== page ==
This is the projection if Canada keeps to the status quo. The report is an analysis of the demographic, technological, environmental and economic factors that will shape Canadian society in the upcoming years and draws on insight from 52 world thinkers within the business, academic and government sectors, as well as extensive in-house and secondary research.

On one hand, these reports are good to shed light on situations that may happen -- at the very least, it should initiate interesting discussions about what to and what not to do to sustain the future of Canadian life. On the other hand, if we examine what these “thinkers” were examining, we’ll see that many of the recommend strategies are already in place.

The Canadian government and private sector companies are already making some of the necessary changes to create a strong, sustainable Canada.

One recommended strategy includes making formal adjustments for the aging workforce such as: flexible work-time arrangements; pension incentives; phased retirement; wellness programs; and self-paced work environments. Both the private and public sectors have already implemented these strategies. Even the recent changes to the retirement age will have a positive affect going forward.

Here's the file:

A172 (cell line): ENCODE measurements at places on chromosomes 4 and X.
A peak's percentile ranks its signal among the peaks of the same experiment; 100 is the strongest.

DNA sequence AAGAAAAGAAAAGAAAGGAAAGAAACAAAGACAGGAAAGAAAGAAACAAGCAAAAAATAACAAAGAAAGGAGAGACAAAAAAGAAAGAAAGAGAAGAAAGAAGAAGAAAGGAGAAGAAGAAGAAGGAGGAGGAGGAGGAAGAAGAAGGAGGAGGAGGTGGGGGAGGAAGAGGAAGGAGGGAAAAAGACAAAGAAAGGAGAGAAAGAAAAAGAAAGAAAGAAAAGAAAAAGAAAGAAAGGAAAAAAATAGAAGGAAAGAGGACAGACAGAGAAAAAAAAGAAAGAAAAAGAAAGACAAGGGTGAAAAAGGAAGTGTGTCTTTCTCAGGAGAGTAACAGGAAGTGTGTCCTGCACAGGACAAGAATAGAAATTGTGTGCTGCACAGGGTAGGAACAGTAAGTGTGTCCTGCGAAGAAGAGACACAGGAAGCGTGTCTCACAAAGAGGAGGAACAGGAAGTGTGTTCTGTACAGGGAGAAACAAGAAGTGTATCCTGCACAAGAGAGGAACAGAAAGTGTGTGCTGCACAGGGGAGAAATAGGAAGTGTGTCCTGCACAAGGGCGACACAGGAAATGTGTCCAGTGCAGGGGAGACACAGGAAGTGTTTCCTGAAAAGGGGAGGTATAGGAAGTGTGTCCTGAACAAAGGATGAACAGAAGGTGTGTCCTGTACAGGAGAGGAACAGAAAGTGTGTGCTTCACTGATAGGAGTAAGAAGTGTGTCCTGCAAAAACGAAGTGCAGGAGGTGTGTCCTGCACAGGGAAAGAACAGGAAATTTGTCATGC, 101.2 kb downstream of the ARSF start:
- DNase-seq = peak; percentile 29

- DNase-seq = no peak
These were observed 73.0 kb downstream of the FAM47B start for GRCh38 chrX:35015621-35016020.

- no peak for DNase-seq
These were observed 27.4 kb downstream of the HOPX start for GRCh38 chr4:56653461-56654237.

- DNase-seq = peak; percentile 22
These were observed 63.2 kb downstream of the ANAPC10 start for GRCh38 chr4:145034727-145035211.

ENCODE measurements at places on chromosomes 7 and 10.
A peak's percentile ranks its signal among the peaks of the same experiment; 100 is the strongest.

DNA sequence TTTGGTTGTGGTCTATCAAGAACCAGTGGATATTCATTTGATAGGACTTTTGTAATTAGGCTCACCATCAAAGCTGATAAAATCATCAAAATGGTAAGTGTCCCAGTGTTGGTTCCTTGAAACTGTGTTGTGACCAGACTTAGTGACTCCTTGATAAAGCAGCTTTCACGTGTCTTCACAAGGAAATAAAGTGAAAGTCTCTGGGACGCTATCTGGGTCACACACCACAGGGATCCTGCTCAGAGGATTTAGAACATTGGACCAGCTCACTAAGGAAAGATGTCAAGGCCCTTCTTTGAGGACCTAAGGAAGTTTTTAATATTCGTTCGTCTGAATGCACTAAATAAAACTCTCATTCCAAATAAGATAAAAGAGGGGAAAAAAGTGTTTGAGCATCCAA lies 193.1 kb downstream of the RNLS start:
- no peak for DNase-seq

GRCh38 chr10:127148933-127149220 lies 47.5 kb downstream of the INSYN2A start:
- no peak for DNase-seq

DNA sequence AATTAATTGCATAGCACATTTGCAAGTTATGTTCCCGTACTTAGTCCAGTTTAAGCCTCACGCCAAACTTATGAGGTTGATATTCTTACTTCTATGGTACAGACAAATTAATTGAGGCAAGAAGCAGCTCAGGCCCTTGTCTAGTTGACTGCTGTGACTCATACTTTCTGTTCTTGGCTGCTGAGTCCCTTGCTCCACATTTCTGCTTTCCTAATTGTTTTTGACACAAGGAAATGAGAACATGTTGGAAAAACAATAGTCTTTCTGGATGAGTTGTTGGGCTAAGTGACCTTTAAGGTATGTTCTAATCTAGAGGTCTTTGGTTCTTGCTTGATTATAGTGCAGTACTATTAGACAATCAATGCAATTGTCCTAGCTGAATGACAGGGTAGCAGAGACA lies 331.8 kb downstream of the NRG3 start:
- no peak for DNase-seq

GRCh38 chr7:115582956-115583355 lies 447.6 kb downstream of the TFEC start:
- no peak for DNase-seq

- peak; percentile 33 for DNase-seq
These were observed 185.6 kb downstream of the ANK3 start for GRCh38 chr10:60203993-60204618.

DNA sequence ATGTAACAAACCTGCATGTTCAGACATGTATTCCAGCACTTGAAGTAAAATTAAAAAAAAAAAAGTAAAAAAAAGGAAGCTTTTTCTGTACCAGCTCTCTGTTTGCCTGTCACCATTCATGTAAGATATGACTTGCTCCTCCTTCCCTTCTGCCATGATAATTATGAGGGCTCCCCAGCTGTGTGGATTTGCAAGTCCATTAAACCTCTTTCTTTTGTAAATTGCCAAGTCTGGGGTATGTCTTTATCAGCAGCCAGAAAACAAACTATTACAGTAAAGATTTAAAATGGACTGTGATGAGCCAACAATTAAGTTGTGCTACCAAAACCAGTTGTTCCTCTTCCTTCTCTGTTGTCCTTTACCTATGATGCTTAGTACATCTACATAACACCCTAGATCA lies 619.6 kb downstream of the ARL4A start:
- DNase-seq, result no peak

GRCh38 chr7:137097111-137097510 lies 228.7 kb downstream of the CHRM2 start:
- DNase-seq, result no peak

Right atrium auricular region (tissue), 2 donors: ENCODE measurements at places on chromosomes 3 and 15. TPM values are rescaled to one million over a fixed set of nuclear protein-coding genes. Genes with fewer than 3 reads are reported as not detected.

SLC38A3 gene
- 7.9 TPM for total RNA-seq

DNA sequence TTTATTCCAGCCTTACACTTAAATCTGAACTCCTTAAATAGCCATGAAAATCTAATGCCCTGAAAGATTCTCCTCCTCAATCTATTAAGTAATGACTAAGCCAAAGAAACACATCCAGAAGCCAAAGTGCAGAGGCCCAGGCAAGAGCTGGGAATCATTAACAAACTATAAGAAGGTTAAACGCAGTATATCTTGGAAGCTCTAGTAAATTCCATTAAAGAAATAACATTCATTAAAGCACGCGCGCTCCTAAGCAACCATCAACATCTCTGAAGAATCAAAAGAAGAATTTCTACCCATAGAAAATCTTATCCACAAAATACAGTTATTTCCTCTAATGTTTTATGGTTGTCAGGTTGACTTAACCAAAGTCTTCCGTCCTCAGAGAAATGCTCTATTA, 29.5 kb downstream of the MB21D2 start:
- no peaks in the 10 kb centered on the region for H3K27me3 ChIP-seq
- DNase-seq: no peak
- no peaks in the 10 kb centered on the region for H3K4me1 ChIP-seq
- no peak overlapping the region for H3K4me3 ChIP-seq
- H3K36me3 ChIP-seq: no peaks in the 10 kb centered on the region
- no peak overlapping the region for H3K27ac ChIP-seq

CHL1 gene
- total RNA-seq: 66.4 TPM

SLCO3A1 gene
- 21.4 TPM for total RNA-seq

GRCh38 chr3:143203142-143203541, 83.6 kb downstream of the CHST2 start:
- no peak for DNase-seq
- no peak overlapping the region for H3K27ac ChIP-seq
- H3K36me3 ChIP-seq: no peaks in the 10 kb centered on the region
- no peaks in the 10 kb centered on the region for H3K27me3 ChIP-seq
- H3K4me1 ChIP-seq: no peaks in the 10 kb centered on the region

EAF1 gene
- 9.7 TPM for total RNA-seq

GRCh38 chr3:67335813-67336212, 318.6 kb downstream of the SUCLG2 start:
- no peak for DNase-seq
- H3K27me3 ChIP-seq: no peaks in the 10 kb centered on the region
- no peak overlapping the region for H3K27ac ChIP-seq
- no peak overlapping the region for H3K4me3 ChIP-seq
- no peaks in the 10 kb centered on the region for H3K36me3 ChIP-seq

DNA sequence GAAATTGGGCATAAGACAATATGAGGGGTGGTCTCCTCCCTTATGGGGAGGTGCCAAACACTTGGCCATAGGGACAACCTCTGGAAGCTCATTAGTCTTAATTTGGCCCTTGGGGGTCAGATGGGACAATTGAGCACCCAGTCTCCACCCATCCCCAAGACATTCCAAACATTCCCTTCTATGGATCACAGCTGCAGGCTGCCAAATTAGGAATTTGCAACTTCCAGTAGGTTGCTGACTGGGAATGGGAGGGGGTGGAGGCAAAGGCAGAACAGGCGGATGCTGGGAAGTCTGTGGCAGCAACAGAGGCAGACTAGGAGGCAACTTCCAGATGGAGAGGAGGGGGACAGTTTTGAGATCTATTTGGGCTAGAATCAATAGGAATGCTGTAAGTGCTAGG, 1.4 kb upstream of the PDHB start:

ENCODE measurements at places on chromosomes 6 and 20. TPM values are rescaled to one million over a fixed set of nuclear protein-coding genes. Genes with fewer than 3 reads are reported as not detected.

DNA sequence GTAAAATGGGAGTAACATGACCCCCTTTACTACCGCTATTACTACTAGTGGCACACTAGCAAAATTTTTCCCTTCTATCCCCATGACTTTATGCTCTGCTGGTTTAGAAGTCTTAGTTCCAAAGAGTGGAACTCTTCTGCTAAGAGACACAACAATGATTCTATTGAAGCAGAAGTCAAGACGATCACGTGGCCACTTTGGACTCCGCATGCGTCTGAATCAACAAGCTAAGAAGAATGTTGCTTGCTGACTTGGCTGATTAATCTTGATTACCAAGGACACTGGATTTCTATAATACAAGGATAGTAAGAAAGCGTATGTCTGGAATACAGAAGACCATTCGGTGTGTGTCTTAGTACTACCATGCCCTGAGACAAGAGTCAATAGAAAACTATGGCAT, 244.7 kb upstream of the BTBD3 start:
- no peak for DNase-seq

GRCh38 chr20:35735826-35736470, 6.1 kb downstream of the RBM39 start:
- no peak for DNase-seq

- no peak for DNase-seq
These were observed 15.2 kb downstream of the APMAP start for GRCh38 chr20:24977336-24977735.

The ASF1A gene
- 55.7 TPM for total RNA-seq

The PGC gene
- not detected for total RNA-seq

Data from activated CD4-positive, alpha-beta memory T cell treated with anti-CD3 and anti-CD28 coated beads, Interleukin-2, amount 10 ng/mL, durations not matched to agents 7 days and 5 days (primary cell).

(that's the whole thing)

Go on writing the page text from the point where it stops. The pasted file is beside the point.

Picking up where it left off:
Another recommend strategy is matching post-secondary course offerings to employment market demand. Hmmm, community colleges have been doing that for years. Course offerings have to be relevant to the marketplace or the college wouldn’t survive.

Another area is reforming immigration to more effectively leverage the contributions of new Canadians. This has been a topic of discussion for the last two years and no doubt the government will address the issue in upcoming sessions.

The report also suggests that Canada make calculated investments in industry and infrastructure. While it’s true that cost-cutting may have its drawbacks, it’s also a good idea to invest in these areas – when the money is available, which is likely in the very near future. The Canadian government has shown it has the wherewithal to protect and grow the economy.

Yes, it’s important to have studies to see where we’re at and where we are going but we need to be wary of doom and gloom predictions, especially in areas where changes are already taking place.